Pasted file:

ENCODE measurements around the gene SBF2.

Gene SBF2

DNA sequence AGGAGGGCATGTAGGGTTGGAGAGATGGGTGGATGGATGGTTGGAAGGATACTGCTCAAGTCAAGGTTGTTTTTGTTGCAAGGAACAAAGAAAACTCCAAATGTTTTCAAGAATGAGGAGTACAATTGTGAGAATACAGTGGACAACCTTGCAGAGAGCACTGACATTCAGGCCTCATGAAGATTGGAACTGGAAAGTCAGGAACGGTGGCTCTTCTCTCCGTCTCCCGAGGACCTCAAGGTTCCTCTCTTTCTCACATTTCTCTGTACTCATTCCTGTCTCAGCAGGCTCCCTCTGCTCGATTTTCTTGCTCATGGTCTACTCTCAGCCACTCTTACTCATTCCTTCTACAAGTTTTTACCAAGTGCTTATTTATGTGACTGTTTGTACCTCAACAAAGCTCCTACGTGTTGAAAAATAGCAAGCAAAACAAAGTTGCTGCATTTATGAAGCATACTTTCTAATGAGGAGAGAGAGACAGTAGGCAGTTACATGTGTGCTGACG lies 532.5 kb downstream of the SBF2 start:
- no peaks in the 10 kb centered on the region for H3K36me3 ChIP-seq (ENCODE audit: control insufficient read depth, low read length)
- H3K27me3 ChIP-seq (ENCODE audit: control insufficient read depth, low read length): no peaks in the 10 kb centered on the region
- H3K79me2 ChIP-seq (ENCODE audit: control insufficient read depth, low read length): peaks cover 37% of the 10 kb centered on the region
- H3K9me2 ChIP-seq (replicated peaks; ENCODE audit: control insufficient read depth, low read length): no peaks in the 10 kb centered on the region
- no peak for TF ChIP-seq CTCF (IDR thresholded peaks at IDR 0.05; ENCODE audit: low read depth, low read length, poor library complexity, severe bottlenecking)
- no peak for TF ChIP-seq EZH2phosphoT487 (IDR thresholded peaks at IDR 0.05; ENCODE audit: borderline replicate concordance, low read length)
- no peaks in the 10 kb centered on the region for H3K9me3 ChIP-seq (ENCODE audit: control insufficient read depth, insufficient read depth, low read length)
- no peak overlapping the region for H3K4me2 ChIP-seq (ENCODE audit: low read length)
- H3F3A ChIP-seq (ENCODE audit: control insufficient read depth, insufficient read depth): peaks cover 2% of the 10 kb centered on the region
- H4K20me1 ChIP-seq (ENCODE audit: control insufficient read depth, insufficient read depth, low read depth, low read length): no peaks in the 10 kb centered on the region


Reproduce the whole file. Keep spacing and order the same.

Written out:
ENCODE measurements around the gene SBF2.

Gene SBF2

DNA sequence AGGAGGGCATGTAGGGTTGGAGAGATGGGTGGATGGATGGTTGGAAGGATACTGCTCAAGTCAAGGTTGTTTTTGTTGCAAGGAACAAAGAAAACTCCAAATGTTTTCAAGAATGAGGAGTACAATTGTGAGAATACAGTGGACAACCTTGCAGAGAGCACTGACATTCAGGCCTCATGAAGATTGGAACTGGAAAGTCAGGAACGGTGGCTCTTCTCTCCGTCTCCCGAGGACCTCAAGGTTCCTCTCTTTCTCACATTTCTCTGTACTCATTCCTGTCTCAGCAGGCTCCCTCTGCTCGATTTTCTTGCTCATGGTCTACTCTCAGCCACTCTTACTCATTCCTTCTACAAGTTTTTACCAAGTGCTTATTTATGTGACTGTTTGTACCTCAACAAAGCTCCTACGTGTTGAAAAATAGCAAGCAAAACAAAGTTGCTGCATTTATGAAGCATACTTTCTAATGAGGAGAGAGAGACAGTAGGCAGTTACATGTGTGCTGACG lies 532.5 kb downstream of the SBF2 start:
- no peaks in the 10 kb centered on the region for H3K36me3 ChIP-seq (ENCODE audit: control insufficient read depth, low read length)
- H3K27me3 ChIP-seq (ENCODE audit: control insufficient read depth, low read length): no peaks in the 10 kb centered on the region
- H3K79me2 ChIP-seq (ENCODE audit: control insufficient read depth, low read length): peaks cover 37% of the 10 kb centered on the region
- H3K9me2 ChIP-seq (replicated peaks; ENCODE audit: control insufficient read depth, low read length): no peaks in the 10 kb centered on the region
- no peak for TF ChIP-seq CTCF (IDR thresholded peaks at IDR 0.05; ENCODE audit: low read depth, low read length, poor library complexity, severe bottlenecking)
- no peak for TF ChIP-seq EZH2phosphoT487 (IDR thresholded peaks at IDR 0.05; ENCODE audit: borderline replicate concordance, low read length)
- no peaks in the 10 kb centered on the region for H3K9me3 ChIP-seq (ENCODE audit: control insufficient read depth, insufficient read depth, low read length)
- no peak overlapping the region for H3K4me2 ChIP-seq (ENCODE audit: low read length)
- H3F3A ChIP-seq (ENCODE audit: control insufficient read depth, insufficient read depth): peaks cover 2% of the 10 kb centered on the region
- H4K20me1 ChIP-seq (ENCODE audit: control insufficient read depth, insufficient read depth, low read depth, low read length): no peaks in the 10 kb centered on the region